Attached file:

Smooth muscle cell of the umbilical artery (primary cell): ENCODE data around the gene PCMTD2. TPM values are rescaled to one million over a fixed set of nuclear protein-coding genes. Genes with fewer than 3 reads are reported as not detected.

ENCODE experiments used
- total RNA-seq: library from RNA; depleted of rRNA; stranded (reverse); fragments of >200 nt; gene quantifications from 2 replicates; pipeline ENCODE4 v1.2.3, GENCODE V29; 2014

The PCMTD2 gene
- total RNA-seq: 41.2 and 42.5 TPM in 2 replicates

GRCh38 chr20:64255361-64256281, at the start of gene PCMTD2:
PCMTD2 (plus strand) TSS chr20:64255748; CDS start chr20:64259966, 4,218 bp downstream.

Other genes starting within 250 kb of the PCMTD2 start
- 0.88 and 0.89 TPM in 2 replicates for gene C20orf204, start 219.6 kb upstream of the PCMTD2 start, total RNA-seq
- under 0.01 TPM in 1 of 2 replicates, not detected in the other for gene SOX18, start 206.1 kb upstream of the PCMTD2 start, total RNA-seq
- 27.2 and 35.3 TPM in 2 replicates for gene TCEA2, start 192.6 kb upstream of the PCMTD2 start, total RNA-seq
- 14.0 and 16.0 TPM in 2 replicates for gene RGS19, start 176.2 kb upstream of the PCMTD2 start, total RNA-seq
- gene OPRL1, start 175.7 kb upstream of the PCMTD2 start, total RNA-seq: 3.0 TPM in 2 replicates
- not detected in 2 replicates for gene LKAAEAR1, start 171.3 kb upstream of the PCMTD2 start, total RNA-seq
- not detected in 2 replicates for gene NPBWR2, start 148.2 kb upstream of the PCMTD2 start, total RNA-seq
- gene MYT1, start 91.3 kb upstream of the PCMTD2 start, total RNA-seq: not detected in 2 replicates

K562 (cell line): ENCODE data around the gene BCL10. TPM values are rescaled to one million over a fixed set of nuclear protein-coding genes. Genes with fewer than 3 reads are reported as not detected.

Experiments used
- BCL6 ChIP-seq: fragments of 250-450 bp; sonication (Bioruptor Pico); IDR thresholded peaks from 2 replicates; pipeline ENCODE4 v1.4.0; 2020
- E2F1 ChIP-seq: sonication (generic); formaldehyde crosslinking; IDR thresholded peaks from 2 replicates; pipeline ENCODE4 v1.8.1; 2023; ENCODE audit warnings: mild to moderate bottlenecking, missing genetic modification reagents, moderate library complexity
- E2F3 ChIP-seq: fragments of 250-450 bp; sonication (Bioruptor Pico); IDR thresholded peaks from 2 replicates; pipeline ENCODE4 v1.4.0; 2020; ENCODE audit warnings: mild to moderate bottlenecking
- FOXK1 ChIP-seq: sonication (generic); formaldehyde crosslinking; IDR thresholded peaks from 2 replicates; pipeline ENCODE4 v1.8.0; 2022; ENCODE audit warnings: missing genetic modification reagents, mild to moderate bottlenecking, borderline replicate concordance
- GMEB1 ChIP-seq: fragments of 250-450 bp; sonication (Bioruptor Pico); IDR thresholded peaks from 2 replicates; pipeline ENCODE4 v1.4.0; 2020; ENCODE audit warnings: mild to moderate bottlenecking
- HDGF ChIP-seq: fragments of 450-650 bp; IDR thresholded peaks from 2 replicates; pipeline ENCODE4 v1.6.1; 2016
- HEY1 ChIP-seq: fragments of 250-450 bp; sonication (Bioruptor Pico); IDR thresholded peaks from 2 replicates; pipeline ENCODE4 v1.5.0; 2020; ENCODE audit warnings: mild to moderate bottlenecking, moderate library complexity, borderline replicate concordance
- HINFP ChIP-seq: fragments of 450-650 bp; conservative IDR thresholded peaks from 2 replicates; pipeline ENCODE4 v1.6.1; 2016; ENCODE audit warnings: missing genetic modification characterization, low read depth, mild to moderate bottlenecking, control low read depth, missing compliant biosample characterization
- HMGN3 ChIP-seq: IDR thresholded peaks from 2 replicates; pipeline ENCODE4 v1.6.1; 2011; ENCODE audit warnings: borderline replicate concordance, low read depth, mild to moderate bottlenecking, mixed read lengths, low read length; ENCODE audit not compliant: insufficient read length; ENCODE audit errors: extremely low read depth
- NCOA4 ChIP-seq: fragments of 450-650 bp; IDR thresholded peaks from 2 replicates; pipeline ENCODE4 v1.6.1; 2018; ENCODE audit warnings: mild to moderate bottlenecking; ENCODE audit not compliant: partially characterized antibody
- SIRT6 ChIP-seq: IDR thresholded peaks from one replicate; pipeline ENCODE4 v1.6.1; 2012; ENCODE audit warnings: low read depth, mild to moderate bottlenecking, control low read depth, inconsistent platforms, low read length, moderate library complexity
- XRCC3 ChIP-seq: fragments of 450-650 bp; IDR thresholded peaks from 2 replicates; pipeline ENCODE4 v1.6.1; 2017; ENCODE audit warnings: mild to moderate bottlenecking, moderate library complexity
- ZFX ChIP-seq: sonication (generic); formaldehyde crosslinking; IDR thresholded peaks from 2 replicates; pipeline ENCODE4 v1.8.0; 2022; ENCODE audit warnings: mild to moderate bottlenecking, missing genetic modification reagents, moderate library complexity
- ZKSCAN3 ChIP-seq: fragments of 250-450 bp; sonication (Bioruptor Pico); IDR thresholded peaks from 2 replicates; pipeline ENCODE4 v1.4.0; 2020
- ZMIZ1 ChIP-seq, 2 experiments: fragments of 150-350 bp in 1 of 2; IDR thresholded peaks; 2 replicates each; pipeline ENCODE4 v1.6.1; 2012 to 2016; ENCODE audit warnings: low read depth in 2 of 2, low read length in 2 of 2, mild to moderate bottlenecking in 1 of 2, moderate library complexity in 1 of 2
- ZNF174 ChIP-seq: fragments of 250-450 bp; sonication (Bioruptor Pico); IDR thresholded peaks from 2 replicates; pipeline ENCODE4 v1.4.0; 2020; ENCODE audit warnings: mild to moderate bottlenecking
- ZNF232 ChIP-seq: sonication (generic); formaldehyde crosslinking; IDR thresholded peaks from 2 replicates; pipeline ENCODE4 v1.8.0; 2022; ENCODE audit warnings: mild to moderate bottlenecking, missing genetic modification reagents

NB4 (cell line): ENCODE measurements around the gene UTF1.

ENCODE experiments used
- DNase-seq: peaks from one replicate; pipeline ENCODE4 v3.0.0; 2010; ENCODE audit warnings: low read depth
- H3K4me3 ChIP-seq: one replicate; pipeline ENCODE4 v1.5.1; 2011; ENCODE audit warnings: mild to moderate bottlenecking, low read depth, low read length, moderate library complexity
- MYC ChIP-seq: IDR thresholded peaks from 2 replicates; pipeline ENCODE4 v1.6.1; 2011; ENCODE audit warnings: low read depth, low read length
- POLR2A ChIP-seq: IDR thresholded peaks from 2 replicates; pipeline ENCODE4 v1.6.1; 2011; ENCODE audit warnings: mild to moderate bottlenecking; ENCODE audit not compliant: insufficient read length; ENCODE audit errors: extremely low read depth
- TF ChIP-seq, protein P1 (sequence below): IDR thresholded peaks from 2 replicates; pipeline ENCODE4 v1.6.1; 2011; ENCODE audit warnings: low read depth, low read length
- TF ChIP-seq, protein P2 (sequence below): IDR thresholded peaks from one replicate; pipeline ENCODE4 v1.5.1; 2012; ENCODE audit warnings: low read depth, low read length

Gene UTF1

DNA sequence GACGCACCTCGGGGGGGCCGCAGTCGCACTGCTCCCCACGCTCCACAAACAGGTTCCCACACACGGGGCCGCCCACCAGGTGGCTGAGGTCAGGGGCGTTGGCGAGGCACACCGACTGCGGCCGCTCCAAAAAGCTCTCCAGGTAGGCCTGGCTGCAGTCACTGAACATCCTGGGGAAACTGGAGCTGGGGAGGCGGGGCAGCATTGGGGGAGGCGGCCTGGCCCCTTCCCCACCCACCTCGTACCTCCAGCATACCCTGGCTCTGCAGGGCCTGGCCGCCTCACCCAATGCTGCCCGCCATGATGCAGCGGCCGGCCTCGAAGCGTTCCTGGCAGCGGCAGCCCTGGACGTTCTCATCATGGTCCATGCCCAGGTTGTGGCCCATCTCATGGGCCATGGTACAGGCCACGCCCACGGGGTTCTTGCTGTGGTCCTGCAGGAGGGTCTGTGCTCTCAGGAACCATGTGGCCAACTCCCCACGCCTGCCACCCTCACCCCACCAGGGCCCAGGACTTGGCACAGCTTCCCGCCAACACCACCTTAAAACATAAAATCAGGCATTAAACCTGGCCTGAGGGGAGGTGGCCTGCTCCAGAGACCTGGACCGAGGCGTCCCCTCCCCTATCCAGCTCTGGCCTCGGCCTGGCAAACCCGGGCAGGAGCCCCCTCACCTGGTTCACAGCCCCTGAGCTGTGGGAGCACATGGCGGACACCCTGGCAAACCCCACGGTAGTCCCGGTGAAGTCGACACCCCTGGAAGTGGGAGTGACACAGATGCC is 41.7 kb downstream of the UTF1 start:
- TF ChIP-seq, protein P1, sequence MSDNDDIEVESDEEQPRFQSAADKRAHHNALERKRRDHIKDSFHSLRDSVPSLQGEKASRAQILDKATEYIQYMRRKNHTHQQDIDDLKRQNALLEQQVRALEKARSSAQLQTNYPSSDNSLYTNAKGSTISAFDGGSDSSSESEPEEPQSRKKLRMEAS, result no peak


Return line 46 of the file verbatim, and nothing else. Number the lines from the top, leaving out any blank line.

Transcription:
- TF ChIP-seq, protein P1, sequence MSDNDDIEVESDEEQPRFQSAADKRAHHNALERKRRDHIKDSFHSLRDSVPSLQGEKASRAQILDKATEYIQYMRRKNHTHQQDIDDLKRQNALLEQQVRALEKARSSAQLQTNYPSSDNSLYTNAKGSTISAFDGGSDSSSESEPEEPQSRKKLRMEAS, result no peak